Another biotechnology company, Celetrix, has begun working in a wet lab space at the Prince William Science Accelerator.
According to a release, Celetrix is the fifth tenant at the facility. The Prince William Science Accelerator was created to offer space and bring in science-based companies to the county.
“We are thrilled to welcome Celetrix to our diverse and growing life sciences community here in Prince William County. When we launched the Science Accelerator in 2014, it was generally anticipated that it would be a success based on the expressed need for commercially available wet lab space in the County. However, the fact that we are approaching full occupancy within such a short space of time, has been a welcome boon,” stated Executive Director of Prince William County Department of Economic Development Jeff Kaczmarek.
For Celetrix, the decision to move and open a location in Prince William County was due to the potential for partnerships with other tenants, and all of the nearby life sciences and biotechnical organizations, as well as the educated workforce.
“We view our decision to locate in the Prince William Science Accelerator as critical to our continued success. Our new location allows us the opportunity to foster and leverage relationships with other tenants within the Science Accelerator. Moreover, it places us within close proximity to strategic assets in Innovation Park such as the National Institutes of Health Biomedical Research Laboratory, the Virginia Department of Forensic Sciences Northern Laboratory as well as George Mason University’s (Mason’s) Center for Applied Proteomics and Molecular Medicine; while enjoying the benefits of a cost effective, state-of-the art wet lab space; and access to a talent pipeline that is second to none,” stated Celetrix Chief Executive Officer Jian Chen in a release.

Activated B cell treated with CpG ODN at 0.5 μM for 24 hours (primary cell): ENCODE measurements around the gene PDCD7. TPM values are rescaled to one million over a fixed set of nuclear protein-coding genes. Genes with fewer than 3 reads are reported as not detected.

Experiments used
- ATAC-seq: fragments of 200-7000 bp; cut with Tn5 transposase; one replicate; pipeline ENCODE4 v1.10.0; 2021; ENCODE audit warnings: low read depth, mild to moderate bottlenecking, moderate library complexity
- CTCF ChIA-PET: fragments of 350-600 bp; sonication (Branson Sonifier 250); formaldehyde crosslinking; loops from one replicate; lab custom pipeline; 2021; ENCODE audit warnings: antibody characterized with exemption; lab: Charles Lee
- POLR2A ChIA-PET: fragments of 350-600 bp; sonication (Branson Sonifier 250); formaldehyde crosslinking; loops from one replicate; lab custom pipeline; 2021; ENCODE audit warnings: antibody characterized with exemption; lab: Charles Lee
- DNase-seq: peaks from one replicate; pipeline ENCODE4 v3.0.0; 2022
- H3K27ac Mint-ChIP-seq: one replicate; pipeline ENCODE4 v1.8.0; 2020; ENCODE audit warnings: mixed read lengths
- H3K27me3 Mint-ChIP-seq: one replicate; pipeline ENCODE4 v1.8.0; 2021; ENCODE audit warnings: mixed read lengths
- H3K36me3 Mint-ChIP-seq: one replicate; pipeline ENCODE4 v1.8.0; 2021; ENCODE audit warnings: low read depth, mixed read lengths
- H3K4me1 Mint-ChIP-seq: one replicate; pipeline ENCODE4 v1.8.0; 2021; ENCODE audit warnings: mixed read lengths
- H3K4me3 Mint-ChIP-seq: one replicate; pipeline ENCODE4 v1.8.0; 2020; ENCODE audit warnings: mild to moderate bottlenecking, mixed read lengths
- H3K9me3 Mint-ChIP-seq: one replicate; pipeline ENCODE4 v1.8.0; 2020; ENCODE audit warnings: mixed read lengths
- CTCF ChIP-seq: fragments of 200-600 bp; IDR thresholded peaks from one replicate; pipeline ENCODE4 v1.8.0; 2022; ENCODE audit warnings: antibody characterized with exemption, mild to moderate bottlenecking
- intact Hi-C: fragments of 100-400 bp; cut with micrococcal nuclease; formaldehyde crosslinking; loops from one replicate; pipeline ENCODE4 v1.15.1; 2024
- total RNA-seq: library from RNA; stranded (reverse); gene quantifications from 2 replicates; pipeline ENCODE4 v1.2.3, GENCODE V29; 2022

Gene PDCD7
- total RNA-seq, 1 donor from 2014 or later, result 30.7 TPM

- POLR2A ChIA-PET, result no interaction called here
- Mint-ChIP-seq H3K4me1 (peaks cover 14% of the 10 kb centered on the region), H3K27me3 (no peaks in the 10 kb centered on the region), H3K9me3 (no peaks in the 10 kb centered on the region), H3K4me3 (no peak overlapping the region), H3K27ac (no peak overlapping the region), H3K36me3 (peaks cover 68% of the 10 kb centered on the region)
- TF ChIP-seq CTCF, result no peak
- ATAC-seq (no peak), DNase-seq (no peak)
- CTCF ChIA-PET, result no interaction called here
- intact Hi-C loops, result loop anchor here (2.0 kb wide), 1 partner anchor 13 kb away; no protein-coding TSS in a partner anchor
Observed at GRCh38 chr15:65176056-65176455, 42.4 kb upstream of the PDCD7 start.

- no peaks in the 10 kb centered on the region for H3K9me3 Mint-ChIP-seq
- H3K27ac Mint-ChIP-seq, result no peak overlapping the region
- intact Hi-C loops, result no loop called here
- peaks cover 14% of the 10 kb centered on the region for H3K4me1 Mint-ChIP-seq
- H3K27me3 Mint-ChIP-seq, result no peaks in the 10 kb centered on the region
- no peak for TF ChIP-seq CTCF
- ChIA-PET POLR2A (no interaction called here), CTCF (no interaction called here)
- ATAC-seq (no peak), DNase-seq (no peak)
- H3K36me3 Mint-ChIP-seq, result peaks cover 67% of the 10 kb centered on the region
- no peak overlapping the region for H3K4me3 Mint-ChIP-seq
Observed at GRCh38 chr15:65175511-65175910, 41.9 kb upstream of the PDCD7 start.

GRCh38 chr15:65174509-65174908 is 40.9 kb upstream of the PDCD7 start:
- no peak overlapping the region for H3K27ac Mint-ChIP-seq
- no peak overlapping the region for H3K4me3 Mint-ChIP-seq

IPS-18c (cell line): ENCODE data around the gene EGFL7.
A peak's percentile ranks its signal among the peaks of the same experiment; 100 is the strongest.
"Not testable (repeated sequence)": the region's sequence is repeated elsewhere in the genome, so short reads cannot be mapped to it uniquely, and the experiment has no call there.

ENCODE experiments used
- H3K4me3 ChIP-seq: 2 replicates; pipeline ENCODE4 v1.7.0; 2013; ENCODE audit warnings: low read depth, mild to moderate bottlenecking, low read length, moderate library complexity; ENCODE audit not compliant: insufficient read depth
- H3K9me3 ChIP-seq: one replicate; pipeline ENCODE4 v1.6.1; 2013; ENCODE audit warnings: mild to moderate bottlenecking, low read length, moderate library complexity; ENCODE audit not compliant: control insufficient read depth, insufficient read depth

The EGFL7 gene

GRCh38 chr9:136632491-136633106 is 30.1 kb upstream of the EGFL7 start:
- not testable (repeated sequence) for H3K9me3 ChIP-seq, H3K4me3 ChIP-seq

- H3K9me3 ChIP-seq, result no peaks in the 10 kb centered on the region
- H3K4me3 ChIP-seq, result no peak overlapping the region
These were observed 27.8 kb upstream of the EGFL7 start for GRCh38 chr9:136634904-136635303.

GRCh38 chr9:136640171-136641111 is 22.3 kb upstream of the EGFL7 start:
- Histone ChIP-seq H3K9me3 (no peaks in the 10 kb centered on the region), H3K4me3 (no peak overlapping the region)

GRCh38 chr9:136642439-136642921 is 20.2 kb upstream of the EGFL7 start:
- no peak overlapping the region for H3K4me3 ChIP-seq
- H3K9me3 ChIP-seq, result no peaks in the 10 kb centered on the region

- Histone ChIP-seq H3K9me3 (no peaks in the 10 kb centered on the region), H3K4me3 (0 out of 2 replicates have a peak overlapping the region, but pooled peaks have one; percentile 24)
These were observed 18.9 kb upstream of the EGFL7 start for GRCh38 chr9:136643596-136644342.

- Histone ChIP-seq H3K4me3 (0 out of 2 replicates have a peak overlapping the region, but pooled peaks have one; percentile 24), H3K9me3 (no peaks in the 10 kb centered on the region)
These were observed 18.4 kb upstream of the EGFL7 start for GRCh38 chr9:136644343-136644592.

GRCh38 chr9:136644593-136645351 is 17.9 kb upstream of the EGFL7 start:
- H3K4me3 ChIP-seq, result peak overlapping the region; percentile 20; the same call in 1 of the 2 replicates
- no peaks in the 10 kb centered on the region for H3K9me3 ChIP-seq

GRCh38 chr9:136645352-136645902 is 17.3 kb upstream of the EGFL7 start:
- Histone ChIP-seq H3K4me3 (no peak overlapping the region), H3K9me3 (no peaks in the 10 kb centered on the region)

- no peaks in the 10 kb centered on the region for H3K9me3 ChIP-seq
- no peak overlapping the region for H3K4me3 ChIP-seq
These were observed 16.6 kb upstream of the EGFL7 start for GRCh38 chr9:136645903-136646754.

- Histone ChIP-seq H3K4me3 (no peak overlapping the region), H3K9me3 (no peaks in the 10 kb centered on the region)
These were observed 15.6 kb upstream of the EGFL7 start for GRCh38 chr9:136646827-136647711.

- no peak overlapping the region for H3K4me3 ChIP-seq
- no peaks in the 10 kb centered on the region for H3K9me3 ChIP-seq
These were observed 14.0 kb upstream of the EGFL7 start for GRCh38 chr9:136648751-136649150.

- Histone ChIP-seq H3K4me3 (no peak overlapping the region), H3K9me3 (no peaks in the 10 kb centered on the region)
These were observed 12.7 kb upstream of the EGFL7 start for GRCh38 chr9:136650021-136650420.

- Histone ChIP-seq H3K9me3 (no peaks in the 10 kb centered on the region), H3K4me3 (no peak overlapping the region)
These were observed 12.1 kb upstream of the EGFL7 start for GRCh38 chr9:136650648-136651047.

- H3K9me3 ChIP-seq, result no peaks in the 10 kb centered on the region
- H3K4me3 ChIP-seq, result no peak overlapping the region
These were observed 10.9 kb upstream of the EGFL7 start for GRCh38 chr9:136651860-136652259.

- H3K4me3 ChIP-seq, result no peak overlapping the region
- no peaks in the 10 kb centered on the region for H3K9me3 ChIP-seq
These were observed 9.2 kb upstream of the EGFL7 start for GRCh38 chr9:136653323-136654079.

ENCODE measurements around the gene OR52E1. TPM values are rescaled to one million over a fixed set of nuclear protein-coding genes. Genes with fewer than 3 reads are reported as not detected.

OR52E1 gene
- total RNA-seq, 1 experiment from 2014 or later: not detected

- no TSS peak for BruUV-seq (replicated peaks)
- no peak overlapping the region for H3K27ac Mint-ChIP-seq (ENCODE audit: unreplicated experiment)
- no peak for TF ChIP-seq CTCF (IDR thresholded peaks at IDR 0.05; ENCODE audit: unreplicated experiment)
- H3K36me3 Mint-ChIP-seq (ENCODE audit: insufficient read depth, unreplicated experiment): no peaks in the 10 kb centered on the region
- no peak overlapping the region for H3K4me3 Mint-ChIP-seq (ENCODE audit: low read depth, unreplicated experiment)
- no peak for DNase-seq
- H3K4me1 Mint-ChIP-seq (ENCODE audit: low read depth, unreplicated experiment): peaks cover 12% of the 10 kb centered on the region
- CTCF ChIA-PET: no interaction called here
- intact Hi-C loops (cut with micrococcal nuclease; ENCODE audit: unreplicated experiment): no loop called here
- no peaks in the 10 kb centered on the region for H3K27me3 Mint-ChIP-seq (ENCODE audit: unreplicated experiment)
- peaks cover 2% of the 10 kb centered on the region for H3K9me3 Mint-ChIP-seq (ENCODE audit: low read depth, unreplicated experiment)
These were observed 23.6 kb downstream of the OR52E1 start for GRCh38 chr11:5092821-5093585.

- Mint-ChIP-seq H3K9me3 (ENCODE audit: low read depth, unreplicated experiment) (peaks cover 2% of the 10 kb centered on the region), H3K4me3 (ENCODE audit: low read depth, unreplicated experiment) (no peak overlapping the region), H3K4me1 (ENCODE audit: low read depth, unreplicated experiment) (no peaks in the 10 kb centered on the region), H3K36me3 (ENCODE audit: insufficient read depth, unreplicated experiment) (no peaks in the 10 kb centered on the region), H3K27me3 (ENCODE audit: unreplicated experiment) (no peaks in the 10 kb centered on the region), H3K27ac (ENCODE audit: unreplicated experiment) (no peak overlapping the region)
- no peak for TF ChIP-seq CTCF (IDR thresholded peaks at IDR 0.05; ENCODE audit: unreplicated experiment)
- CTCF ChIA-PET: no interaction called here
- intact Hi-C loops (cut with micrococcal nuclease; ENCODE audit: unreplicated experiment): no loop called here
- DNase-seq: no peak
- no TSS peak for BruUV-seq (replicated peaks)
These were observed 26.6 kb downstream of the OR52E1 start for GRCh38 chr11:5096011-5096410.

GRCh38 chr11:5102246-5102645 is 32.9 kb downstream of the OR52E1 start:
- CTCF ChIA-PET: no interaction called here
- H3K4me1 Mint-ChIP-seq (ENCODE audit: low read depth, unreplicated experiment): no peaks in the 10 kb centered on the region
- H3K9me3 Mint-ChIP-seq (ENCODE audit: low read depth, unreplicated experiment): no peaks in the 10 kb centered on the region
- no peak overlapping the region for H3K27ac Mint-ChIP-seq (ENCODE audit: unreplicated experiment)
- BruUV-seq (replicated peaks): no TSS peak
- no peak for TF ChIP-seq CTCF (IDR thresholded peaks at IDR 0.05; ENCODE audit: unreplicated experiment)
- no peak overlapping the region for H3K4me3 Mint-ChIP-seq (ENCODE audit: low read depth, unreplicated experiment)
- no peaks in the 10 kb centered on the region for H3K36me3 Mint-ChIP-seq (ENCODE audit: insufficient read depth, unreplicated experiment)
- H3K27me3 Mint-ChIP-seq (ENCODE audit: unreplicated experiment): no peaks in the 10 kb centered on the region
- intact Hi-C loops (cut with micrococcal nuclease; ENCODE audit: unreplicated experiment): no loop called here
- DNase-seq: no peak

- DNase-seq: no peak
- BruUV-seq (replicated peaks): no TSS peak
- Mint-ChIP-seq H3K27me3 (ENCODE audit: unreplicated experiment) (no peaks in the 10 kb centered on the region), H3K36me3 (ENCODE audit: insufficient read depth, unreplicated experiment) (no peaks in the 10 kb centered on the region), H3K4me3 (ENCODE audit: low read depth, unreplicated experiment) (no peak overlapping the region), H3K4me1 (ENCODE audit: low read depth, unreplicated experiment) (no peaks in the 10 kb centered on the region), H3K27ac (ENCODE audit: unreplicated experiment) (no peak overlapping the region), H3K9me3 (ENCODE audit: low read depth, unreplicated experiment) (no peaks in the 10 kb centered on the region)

More on Celetrix, from a release:
Celetrix’s flagship product is an electroporator which is used to deliver DNA, RNA and proteins into cells. Electroporators are widely used in the study and application of molecular and cellular biology, immunology, hematology, neuroscience, cancer research and drug discovery. However, Celetrix’s device is decidedly unique. Whereas traditional electroporators can be highly toxic to cells due to the destruction of cell membranes when delivering DNA, RNA and proteins into cells, the Celetrix electroporator solves this problem, thereby achieving high-efficiency, low-toxicity electroporation. The company has already achieved success in marketing its electroporator within the United States and increasing sales foretell a breakthrough year in 2016. Most recently, Celetrix was awarded a National Institutes of Health (NIH) Small Business Technology Transfer (STTR) grant in the amount of $186,180.
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